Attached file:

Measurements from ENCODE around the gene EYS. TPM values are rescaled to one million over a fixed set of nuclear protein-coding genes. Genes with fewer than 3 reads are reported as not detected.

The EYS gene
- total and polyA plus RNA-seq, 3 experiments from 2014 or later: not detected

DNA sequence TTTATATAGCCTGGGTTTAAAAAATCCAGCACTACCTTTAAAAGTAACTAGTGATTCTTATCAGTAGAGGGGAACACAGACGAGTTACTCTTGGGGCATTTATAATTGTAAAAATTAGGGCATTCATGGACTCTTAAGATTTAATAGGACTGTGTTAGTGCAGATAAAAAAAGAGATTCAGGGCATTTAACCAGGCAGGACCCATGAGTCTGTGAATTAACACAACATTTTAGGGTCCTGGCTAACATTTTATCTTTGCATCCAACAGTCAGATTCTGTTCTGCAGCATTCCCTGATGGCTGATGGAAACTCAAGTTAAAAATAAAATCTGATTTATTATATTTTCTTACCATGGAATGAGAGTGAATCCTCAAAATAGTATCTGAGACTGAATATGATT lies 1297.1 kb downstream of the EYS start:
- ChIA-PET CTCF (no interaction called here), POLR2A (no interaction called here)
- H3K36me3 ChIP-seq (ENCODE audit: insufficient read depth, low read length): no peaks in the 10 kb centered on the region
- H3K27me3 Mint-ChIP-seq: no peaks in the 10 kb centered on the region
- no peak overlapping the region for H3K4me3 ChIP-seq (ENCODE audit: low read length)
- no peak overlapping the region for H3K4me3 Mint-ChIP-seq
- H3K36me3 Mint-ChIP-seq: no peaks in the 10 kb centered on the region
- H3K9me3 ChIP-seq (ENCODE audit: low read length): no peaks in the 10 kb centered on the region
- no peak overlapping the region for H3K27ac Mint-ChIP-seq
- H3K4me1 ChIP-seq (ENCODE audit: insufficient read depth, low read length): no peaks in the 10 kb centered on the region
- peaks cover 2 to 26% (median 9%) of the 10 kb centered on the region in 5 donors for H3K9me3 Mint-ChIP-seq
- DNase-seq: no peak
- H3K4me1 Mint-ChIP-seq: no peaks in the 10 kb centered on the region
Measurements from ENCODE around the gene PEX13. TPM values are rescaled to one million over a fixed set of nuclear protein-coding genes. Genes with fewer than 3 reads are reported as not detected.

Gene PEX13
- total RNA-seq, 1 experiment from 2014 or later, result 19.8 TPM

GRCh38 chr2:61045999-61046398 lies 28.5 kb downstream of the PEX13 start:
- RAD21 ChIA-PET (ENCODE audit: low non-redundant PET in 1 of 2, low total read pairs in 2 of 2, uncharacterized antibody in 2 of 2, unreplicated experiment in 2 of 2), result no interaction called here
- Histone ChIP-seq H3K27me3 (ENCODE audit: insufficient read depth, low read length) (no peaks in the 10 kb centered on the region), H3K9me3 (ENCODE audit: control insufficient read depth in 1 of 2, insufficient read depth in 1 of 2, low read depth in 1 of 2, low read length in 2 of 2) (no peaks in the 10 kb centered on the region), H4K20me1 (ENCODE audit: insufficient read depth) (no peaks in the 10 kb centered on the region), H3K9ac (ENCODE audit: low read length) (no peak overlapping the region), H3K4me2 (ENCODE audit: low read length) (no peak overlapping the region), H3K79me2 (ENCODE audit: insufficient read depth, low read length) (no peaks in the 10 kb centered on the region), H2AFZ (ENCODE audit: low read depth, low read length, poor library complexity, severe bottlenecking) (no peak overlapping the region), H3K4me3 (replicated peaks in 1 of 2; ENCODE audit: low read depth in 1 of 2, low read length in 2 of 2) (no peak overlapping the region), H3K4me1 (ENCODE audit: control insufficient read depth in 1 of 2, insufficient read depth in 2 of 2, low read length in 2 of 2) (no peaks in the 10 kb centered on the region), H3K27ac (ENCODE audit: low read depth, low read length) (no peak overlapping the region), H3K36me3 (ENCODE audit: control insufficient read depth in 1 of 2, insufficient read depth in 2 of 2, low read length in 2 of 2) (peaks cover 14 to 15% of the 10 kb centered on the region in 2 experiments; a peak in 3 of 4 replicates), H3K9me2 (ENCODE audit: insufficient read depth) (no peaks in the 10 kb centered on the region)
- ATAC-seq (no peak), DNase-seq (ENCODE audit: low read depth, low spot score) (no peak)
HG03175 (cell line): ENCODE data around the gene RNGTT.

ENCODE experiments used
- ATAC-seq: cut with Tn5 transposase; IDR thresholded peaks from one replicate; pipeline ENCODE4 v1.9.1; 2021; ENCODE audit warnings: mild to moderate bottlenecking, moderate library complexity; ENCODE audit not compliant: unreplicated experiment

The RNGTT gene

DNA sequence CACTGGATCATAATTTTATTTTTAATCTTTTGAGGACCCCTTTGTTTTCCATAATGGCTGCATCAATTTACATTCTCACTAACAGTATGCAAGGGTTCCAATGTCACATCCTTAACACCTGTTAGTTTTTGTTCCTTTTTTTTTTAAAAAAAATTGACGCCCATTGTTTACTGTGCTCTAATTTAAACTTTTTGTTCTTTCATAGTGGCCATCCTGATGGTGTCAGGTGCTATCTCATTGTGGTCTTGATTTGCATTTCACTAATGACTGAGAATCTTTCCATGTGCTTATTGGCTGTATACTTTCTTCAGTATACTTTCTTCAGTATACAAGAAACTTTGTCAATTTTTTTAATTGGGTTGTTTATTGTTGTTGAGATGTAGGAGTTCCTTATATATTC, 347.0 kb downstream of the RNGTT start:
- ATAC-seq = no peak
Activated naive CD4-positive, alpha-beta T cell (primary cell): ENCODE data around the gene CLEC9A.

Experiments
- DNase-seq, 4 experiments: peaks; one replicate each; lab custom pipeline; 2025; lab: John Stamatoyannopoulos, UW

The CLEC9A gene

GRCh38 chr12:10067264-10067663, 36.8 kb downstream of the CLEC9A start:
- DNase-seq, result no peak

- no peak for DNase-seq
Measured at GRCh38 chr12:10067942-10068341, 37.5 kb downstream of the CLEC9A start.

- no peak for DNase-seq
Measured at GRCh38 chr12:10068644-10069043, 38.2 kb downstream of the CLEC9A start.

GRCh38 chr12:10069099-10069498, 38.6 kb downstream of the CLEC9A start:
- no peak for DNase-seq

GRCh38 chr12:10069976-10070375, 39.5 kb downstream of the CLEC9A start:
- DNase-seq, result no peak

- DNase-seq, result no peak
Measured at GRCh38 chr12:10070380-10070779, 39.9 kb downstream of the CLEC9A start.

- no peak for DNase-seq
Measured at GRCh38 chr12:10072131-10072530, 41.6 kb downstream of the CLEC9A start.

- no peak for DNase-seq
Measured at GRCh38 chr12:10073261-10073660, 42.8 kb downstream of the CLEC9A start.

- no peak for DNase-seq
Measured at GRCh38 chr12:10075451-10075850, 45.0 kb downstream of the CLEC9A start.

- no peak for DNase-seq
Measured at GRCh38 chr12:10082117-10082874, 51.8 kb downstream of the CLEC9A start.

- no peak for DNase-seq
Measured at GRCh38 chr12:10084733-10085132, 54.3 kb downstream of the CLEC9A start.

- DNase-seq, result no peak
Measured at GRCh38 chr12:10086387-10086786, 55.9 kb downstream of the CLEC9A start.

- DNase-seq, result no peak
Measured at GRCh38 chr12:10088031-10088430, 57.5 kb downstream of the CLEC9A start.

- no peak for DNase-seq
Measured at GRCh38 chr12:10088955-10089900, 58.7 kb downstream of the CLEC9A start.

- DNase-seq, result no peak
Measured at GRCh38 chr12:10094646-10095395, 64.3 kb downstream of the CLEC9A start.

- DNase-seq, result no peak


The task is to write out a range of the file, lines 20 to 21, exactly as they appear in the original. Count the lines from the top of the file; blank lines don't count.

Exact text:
GRCh38 chr2:61045999-61046398 lies 28.5 kb downstream of the PEX13 start:
- RAD21 ChIA-PET (ENCODE audit: low non-redundant PET in 1 of 2, low total read pairs in 2 of 2, uncharacterized antibody in 2 of 2, unreplicated experiment in 2 of 2), result no interaction called here